Tinier Than a DOTby Naomi Fukuda on August 2, 2012
This week I joined B.J. Fogg’s Tiny Habits program to practice small behavior change and to learn about how micro-actions can be the basis for lasting habits. Distinct from our small practices at Saatchi & Saatchi S that manifest in the form of a DOT or a PSP, Fogg encourages truly tiny habits that take less than 30 seconds to complete. The other key part of the practice is to do the new habit right after an existing behavior that acts as a trigger. The tiny action tied to the existing habit creates an environment where new behaviors can become truly reflexive. If you have to decide to do it, Fogg says, it’s not a habit.
Beginning on Monday, I chose to practice tiny habits in three areas: gratitude, health and creativity. Already I have had to adjust my tiny habits to align with trigger behaviors that make more sense. For example, one of my original behaviors was After I get up from my desk to use the restroom, I fill my water bottle. Simple, perhaps, but not tiny enough! In order to achieve the small victory of completing this habit, I would have to remember to get my water bottle out, bring it with me part of the way to the restroom, pick it up from the front table on the way back, and then fill it. So my update today is: After I sit down at my desk in the morning, I get out my water bottle and put it next to my computer. Tiny.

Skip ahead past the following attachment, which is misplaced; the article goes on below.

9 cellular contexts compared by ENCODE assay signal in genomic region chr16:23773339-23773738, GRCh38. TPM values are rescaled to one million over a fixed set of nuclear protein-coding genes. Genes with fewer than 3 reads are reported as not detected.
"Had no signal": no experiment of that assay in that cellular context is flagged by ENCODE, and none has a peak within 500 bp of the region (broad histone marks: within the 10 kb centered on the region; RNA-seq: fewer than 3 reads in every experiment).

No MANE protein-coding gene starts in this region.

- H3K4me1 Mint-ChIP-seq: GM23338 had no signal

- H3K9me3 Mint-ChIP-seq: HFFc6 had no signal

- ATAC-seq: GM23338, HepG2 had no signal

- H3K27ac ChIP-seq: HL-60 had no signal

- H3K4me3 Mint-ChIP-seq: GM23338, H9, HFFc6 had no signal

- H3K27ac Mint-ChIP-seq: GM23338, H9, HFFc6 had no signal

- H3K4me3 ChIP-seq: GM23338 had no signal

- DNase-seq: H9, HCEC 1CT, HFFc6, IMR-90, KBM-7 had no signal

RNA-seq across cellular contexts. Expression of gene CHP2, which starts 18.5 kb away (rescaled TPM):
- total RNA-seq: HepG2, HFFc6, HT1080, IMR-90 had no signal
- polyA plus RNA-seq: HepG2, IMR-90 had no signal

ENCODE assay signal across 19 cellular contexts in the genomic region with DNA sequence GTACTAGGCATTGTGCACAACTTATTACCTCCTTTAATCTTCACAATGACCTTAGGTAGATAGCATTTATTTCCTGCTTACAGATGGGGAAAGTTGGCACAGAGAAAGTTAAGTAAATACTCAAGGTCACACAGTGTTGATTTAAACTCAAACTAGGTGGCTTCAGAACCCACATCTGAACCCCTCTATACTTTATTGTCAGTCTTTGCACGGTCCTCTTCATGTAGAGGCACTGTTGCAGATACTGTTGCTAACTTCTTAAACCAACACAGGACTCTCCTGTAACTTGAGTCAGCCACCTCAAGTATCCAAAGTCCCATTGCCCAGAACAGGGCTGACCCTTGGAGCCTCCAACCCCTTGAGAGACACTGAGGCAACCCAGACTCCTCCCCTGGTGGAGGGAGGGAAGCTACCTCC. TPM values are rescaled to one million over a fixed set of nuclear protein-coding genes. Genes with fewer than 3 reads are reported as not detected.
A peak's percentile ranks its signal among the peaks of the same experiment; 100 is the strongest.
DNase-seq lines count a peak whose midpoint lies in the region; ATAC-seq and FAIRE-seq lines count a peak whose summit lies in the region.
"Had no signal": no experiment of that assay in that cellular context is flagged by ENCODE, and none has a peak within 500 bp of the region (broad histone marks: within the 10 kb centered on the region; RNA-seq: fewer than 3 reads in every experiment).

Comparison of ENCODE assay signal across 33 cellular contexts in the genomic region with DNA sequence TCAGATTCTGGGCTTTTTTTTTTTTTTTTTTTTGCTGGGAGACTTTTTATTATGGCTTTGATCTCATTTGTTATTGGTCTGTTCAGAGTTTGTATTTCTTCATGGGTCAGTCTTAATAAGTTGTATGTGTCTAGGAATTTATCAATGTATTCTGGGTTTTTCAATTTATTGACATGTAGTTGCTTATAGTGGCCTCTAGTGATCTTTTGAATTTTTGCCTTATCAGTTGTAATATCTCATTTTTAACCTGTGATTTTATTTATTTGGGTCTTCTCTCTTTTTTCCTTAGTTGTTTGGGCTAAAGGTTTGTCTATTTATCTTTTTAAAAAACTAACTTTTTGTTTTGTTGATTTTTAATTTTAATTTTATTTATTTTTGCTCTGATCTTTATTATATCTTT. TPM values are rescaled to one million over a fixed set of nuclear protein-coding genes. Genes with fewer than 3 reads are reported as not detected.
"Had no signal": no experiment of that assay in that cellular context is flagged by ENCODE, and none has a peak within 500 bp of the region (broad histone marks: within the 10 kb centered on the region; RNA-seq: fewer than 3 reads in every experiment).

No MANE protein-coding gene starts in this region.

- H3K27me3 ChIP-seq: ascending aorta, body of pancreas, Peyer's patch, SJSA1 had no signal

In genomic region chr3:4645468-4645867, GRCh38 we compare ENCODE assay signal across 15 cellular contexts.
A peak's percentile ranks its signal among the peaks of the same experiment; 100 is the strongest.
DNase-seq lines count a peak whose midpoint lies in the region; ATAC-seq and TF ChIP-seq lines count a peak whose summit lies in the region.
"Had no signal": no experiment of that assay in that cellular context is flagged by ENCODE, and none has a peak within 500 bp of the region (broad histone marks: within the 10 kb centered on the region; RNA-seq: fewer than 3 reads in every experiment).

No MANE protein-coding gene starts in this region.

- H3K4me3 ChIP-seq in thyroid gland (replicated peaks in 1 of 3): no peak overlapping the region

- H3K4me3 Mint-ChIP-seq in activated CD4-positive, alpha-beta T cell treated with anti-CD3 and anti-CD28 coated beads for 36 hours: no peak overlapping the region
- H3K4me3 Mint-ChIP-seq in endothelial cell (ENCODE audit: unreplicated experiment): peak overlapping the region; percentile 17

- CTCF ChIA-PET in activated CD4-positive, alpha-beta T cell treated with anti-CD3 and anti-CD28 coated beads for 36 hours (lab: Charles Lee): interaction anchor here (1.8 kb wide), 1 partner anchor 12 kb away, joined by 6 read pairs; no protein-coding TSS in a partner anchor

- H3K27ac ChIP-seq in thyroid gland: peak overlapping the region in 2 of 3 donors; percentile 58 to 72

As I learn how to scale down one habit, likewise I have to resist the urge to go bigger. Until the new tiny habit becomes a reflex, adding onto it will make it less sticky.
You may be thinking that three days of tiny actions does not a habit make and right you are – but only because I have had to adjust my tiny practices to fit existing behaviors. I don’t think it will take long for the habit of taking out my water bottle in the morning to become as automatic as taking off my coat and getting my coffee.
Beyond the one week program, I plan to keep at it for the next month at least. I’ll work to maintain the behaviors through anomalies like travel and a shifting schedule. I am eager to build on my tiny habits and write up my learnings as I try different triggers and behaviors. Stay tuned!
Note: If you’re interested in experimenting with behavioral change through tiny habits, you can sign up for a future session at tinyhabits.com. It’s not affiliated with Saatchi & Saatchi S – we are merely fans of the work.